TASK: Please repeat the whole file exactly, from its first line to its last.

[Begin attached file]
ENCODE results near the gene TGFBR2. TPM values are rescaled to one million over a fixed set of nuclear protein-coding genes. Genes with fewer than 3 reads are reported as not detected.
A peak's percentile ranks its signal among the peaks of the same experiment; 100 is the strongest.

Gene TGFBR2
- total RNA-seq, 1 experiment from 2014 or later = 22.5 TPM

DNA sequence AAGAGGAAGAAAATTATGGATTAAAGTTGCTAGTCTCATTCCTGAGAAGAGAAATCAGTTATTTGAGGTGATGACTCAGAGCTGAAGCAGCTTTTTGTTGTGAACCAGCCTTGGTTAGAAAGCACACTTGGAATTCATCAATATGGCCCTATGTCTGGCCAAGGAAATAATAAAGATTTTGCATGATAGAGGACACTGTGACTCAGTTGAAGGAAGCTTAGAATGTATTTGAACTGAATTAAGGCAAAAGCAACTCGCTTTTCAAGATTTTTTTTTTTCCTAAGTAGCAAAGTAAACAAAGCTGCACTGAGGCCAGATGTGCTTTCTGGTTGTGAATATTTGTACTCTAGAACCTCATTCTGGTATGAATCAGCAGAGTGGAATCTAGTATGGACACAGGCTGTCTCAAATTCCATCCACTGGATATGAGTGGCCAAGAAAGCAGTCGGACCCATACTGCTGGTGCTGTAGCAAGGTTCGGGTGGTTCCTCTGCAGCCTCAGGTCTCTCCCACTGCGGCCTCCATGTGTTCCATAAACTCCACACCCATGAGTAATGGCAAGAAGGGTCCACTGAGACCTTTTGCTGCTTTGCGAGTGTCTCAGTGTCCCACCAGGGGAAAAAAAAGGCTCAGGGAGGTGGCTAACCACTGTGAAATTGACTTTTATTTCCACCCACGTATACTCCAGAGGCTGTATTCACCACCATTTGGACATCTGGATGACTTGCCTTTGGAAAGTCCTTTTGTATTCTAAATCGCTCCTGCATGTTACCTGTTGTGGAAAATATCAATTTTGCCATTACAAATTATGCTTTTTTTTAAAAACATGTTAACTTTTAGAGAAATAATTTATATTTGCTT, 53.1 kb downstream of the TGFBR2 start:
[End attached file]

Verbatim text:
ENCODE results near the gene TGFBR2. TPM values are rescaled to one million over a fixed set of nuclear protein-coding genes. Genes with fewer than 3 reads are reported as not detected.
A peak's percentile ranks its signal among the peaks of the same experiment; 100 is the strongest.

Gene TGFBR2
- total RNA-seq, 1 experiment from 2014 or later = 22.5 TPM

DNA sequence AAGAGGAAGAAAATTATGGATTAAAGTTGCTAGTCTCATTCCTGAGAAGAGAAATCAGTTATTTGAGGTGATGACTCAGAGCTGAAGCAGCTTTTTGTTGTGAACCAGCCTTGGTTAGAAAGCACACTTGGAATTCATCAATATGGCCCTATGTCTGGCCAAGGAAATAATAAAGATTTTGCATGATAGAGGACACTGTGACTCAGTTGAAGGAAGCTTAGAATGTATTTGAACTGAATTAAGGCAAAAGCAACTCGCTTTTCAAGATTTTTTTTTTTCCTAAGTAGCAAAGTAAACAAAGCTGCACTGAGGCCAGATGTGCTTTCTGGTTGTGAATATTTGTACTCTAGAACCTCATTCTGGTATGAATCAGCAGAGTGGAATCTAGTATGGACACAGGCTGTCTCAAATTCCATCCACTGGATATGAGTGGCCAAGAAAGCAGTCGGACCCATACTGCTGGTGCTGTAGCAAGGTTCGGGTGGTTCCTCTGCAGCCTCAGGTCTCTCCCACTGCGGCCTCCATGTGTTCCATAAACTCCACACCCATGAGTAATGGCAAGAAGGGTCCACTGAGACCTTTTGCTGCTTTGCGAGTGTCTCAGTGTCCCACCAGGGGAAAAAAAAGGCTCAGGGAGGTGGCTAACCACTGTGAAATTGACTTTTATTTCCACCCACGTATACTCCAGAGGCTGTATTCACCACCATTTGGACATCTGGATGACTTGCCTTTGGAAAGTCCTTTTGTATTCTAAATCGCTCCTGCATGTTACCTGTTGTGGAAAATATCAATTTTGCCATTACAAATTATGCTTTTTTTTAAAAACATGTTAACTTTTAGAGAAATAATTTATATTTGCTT, 53.1 kb downstream of the TGFBR2 start: